Penny-pinching shoppers have their eyes peeled for the red-letter "sale" sign these days. That should be a promising environment for a discount retailer -- but not if many consumers have forgotten it exists. That may be the case with Sears Holdings (Nasdaq: SHLD).

The stock has fallen off a cliff since early May, which might make it look like a steal to bargain-hunting investors. But instead, they should follow penny-pinching shoppers' leads, and erase this stock from their go-to lists.

A retail anachronism?
Sears Holdings, which also runs Kmart, long ago lost its luster. Once, it was an important provider of everything from clothes to consumer electronics to tools to appliances. But little by little, savvy, price-slashing competitors have eaten its lunch (and breakfast, and dinner, and midnight snack).

The litany of rivals killing off competitive advantage in Sears' various departments is long and formidable. There's price-slashing Wal-Mart (NYSE: BBY); Target's (NYSE: TGT) touch of class; customer-centric consumer electronics giant Best Buy (NYSE: BBY); and tool-slinging Home Depot (NYSE: HD). And let's not forget warehouse retailers like Costco (Nasdaq: COST), which offer tons of inexpensive stuff in bulk. They each have a well-established position in the retail market.

Where does Sears fit in? This crowded landscape has left many shoppers little reason to stop at Sears, much less remember its existence. Would anyone miss Sears if it disappeared tomorrow?

Just don't do it
Despite Sears' disadvantages, could it be a bargain stock anyway? Let's compare it to two biggies in the discount retail space, Wal-Mart and Target.


Forward P/E

5-Yr PEG Ratio

Share Appreciation, Last 12 Months














Sorry, Sears. That's a premium price tag for such anemic growth potential. Both Wal-Mart and Target look like screaming buys in comparison. Sears' PEG ratio is a huge red flag for investors in this case.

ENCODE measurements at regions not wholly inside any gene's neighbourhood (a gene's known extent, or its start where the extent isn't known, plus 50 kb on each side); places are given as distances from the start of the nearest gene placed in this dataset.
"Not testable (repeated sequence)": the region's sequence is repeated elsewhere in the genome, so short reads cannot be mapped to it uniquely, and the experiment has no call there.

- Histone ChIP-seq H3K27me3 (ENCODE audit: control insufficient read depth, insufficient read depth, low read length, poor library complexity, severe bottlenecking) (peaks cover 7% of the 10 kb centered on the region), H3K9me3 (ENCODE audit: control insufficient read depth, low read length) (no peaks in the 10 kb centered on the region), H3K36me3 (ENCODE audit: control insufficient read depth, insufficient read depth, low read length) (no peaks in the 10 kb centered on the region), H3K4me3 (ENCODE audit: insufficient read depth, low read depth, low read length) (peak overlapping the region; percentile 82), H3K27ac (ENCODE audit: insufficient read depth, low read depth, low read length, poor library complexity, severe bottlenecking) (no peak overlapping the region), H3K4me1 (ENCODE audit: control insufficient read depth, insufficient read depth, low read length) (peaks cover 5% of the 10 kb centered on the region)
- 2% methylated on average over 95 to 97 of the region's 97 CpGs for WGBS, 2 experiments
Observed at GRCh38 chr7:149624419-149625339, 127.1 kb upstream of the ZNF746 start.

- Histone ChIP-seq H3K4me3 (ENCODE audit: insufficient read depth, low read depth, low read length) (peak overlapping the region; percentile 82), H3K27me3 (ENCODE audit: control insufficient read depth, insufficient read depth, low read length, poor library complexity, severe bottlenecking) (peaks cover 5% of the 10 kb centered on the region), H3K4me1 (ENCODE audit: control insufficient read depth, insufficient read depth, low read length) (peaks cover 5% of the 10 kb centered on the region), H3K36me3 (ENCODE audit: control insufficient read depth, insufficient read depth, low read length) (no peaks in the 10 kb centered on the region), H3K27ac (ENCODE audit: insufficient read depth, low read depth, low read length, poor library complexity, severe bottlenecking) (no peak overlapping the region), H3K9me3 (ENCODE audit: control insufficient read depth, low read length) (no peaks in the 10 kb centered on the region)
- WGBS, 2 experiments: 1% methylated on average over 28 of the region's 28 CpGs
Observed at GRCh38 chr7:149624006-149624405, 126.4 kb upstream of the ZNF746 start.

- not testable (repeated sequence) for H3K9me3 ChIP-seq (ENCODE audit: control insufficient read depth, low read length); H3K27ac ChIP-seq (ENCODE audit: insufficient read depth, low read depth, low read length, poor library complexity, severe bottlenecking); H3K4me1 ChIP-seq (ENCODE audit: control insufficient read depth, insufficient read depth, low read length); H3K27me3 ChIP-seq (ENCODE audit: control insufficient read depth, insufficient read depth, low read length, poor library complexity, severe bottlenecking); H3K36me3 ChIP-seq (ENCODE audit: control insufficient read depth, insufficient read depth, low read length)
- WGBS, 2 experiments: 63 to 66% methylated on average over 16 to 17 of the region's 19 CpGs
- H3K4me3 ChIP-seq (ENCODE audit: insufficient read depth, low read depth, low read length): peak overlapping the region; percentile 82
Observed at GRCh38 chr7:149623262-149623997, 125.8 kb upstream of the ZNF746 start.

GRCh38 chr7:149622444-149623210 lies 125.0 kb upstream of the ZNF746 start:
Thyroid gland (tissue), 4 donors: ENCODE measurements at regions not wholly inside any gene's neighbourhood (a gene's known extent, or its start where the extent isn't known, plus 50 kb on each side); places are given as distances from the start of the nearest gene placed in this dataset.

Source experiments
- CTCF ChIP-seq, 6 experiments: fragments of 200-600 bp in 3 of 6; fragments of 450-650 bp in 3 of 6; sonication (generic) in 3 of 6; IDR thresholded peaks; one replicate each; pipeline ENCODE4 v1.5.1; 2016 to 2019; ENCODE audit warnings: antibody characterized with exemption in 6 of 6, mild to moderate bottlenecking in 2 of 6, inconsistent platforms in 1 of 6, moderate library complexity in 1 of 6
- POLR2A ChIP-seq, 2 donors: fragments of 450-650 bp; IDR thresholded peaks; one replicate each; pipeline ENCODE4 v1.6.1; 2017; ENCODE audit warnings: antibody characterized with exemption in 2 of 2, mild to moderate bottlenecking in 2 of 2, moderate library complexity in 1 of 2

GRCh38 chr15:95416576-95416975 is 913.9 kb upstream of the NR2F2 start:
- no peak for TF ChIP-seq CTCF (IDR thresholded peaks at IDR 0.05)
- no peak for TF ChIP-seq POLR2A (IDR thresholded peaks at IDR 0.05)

Consider Sears' history. It hasn't generated an annual sales increase since the fiscal year ended February 2007. Its same-store sales have been consistently weak, too. For a long while, it's been a risky stock because it lacked operational strength as an actual retailer. Its dwindling sales are testament to this weakness.

Retailers that can't grow sales are dangerous. While they may be able to boost profitability by cutting costs in the short term, the long term looks very risky if it can't get droves of customers in the door.

Hopefully investors have long expected hedge fund manager and Sears Chairman Eddie Lampert to be the company's saving grace. Alas, it shouldn't have been hard to predict that a hedge-fund guy trying to head up an ailing retailer wouldn't be a magic bullet.

When brands go bad
Sears is a retail name, but it sells such lackluster brands that it seriously may never turn things around. The stock doesn't even look like a dirt cheap bargain now, despite its precipitous drop since the spring. In July, I similarly asked whether lululemon (Nasdaq: LULU) was a buy. While I was concerned that the yogawear seller's growth might not be sustainable, at least it has experienced torrid growth, justifying investors' belief in its potential. That's not the case with Sears.

Is Sears a dud of a stock, or could some miracle still turn this retailer around? Would you buy it now? Sound off in the comment box below.

Best Buy, Costco, Home Depot, and Wal-Mart are Motley Fool Inside Value selections. Best Buy and Costco are Motley Fool Stock Advisor recommendations. Motley Fool Options has recommended buying calls on Best Buy. The Fool owns shares of Best Buy, Costco, and Wal-Mart. Try any of our Foolish newsletter services free for 30 days.

Alyce Lomax does not own shares of any of the companies mentioned. True to its name, The Motley Fool is made up of a motley assortment of writers and analysts, each with a unique perspective; sometimes we agree, sometimes we disagree, but we all believe in the power of learning from each other through our Foolish community. The Fool has a disclosure policy.